Government wants lower biomass boilers tariffs and to scrap solar thermal support

The government has opened a consultation to reform the Renewable Heat Incentive (RHI) scheme. The proposals include cutting tariffs for biomass boilers by up to 61%. According to the Renewable […]

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By Jacqueline Echevarria

The government has opened a consultation to reform the Renewable Heat Incentive (RHI) scheme.

The proposals include cutting tariffs for biomass boilers by up to 61%.

According to the Renewable Energy Association the proposal will reduce annual installations of non-domestic biomass boilers from more than 3,000 last year, to a paltry 65 by 2021.

It also would make most biomass heating projects unviable representing a “dramatic” 98% reduction in deployment.

Nina Skorupska, Chief Executive of the REA said: “This consultation poses yet another series of sudden and severe changes to the UK’s energy sector. The Energy and Climate Change Committee this week said that such changes have ‘marred the UK’s reputation for stable and predictable policy development’ and we couldn’t agree more.”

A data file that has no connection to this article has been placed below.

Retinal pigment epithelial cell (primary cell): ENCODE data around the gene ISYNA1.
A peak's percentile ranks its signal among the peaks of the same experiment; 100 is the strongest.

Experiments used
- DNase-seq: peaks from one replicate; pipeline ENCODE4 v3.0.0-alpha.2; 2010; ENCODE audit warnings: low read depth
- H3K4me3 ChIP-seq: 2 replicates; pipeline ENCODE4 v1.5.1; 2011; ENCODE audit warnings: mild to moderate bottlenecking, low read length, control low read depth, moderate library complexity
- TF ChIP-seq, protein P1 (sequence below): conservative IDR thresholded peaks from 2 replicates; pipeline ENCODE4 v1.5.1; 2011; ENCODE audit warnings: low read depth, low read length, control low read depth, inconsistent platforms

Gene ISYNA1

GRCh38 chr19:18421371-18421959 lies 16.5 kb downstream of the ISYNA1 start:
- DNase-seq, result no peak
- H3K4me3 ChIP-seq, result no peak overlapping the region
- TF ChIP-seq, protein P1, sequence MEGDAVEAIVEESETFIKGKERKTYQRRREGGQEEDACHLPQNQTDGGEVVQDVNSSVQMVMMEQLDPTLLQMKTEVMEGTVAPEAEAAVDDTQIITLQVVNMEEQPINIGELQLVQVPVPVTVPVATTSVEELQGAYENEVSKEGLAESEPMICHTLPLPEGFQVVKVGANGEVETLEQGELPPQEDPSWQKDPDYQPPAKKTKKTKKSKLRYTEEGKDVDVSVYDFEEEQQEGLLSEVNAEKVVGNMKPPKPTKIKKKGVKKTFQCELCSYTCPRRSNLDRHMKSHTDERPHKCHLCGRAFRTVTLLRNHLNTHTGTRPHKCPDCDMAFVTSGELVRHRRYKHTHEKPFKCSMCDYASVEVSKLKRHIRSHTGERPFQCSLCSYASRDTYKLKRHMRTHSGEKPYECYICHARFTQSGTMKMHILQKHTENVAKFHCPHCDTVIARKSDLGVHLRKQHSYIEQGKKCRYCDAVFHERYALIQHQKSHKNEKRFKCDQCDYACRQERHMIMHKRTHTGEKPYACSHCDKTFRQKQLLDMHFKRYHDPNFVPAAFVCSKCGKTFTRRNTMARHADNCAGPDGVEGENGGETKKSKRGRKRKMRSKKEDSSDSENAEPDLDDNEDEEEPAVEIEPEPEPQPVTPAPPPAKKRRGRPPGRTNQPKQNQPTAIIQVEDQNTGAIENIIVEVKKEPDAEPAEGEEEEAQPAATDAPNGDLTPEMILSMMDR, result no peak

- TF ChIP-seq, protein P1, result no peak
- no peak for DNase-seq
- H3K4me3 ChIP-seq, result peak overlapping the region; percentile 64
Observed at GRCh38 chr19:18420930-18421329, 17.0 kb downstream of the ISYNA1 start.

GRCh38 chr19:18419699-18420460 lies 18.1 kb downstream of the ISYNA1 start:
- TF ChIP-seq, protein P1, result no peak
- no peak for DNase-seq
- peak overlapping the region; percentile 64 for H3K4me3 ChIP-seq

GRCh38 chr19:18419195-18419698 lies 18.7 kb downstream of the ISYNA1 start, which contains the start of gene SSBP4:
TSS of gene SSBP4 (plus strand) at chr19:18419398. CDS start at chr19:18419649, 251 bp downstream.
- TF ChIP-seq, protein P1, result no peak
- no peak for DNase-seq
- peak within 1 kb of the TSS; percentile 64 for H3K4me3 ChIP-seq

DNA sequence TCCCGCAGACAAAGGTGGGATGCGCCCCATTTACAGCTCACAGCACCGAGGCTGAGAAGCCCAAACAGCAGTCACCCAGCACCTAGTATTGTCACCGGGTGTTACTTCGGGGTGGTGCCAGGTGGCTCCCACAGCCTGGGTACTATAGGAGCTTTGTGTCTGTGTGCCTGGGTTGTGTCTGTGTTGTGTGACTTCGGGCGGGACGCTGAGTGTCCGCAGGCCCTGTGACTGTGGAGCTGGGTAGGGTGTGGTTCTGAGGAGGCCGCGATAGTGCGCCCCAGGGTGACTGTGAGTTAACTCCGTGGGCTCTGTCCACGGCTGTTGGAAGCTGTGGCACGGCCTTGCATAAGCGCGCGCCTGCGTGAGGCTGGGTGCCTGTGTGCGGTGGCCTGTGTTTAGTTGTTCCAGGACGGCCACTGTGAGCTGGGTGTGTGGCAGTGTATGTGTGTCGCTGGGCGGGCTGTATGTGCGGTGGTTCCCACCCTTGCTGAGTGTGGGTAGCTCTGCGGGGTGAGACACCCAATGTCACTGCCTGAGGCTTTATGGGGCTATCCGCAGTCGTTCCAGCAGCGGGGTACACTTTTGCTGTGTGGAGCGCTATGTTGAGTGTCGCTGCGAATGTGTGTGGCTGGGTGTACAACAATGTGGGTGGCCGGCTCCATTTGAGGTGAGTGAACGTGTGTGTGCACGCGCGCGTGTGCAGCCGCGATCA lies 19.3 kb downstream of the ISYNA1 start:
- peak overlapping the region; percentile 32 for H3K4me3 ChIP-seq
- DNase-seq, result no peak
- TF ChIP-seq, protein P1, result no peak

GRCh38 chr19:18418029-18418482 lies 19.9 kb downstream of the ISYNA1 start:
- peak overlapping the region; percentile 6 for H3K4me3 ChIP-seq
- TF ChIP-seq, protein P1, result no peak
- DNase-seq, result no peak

The government also plans to remove or reduce support for energy crops used in Anaerobic Digestion and digestate drying.

DECC has also proposed to remove support for solar thermal by next year.

Paul Barwell, CEO of the Solar Trade Association said: “The government acknowledges the many benefits of solar thermal, yet proposes singling it out for the removal of financial support. With UK renewable heat deployment falling desperately behind target, government should be full square behind this technology as part of a strategic plan to permanently bring down heating costs for British families.”

In last November’s Spending Review, the government announced funding for the RHI will continue to at least 2020/21.

Energy Secretary Amber Rudd stated the proposed reforms aim to balance the RHI scheme and “ensure it delivers its objectives in a manner which is affordable and offers value for money”.

She added: “The reforms also aim to make the scheme accessible to a wider range of consumers including those less able to pay, help build sustainable markets and support the right renewable heating technologies for the right uses.”

The consultation closes on the 27th of April.